8 government services to privatize now

By Neal McNamara | July 13, 2014
Traffic Cameras Iowa

1) The Veterans Administration - If ever we needed to privatize something right now, it’s the VA. The recent VA scandal has revealed that veterans have to wait months for basic medical care. Arizona U.S. Sen. John McCain put forward a plan in 2008 for a two-tier VA system, where VA hospitals deal with military-related medical issues, and the government gives vouchers for all other care.

2) Public schools - School districts spend a lot of money per pupil on non-educational services like coffee for the board of education and debt. If the government gave families vouchers, parents could decide where to spend that money, and private and charter schools would more efficiently use that money. Competition would ensure that poor-performing schools would go out of business.

3) Parking Meters - Cities that are running huge deficits (looking at you, Detroit) would benefit from leasing their parking meter systems – as Chicago did – to private companies. Cities would see an immediate influx of cash, would be able to cut the parking department out of the budget, and would see profits for decades from the leases.

4) Traffic enforcement - Don’t police have better things to do than write traffic tickets? Let the police suppress crime; let a private company give out traffic tickets. Red light cameras are already an effective tool, and soon school buses will all have cameras to catch drivers who ignore “stop” signs. Collaborating with the court system, private companies could install enforcement infrastructure and handle ticket collections, while cities and towns (and states) would benefit from an increase in officers on patrol.

5) Departments of children and families - One state department you never want to visit is the department of children and family services (a different name in every state). Picture the department of motor vehicles, but with kids and domestic violence. Allow families to buy insurance for sensitive family situations; they could use the money to buy, for example, foster care, so that kids don’t end up in abusive situations. The system could be similar to how we handle substance abuse rehabilitation.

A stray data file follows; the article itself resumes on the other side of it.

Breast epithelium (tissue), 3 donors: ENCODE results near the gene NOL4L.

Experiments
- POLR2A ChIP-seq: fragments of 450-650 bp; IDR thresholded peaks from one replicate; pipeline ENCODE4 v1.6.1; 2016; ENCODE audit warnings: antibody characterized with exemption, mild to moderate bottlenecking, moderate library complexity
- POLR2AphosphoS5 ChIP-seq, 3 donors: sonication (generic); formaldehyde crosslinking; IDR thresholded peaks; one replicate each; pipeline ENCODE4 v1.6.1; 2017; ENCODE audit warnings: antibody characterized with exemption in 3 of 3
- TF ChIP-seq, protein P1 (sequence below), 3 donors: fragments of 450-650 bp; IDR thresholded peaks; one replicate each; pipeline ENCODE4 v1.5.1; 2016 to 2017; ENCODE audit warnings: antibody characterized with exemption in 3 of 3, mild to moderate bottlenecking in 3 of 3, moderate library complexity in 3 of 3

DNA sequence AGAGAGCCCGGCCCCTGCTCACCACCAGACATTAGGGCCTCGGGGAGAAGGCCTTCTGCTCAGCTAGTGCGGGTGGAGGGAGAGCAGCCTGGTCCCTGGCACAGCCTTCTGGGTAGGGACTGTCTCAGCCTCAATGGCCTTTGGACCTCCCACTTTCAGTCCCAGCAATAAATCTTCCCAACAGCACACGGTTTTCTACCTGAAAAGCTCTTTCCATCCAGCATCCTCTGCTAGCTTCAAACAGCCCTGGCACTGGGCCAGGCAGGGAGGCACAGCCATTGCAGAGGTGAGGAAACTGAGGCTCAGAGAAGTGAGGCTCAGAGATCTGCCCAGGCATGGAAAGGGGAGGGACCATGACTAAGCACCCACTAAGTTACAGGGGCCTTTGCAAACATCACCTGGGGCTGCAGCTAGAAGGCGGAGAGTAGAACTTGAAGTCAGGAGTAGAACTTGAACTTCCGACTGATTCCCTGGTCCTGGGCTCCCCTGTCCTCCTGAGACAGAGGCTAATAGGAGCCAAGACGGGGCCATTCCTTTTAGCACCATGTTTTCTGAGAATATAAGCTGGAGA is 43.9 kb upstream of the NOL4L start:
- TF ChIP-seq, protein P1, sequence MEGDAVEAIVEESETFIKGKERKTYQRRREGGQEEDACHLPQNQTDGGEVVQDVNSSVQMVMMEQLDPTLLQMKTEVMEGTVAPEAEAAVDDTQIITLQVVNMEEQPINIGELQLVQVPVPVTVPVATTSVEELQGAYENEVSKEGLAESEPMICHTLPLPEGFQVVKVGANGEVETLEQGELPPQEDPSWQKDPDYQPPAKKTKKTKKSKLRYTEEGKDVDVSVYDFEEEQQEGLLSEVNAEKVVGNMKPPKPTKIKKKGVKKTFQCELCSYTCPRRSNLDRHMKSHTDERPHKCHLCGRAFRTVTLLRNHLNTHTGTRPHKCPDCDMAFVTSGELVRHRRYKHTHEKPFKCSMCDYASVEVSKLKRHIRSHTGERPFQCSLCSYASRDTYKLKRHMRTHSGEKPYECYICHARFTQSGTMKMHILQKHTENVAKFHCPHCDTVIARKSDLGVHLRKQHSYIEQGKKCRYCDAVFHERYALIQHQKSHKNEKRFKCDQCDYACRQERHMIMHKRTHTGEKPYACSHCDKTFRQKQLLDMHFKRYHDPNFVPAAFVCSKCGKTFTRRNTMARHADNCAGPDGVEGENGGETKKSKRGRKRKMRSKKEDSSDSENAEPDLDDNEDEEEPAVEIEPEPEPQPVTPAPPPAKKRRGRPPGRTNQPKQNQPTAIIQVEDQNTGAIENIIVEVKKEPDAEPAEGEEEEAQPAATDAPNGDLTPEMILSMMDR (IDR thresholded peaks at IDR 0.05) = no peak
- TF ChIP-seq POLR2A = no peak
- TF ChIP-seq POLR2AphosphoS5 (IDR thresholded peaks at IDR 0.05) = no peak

6) The DMV - Why is no one interested in fixing the worst place in the world? With the pace of Internet technology, you could replace those drab waiting rooms and wait times with a website; replace surly driving instructors with the private ones that already exist; you would instantly cut out a bureaucracy that was set up to fail and that serves up nothing but misery.

7) Environmental services - Do we really need to pay hundreds of state and federal employees to look after the millions of acres of forest, desert, and grasslands in America? There are already thousands of private companies working in these areas. A logging company has just as much interest in keeping a forest healthy as a state does. In place of taxpayer-funded care, companies could get rights to use the land – responsibly – in exchange for monitoring the environment.

8) Fire departments - Perhaps not in large cities, but in rural and suburban areas, private companies should provide fire services. Due to a variety of circumstances, some cities and towns lose a drastic amount of population (again, Detroit), but public services remain at the same level. A nimble national corporation could downsize a fire department easily, which relieves taxpayers from paying for a service that’s too big. Homeowners could sign up for a subscription to fire protection and ambulance services, and perhaps pay for it through homeowner’s insurance. Without the insurance, homeowners would either lose fire protection, or be billed accordingly.

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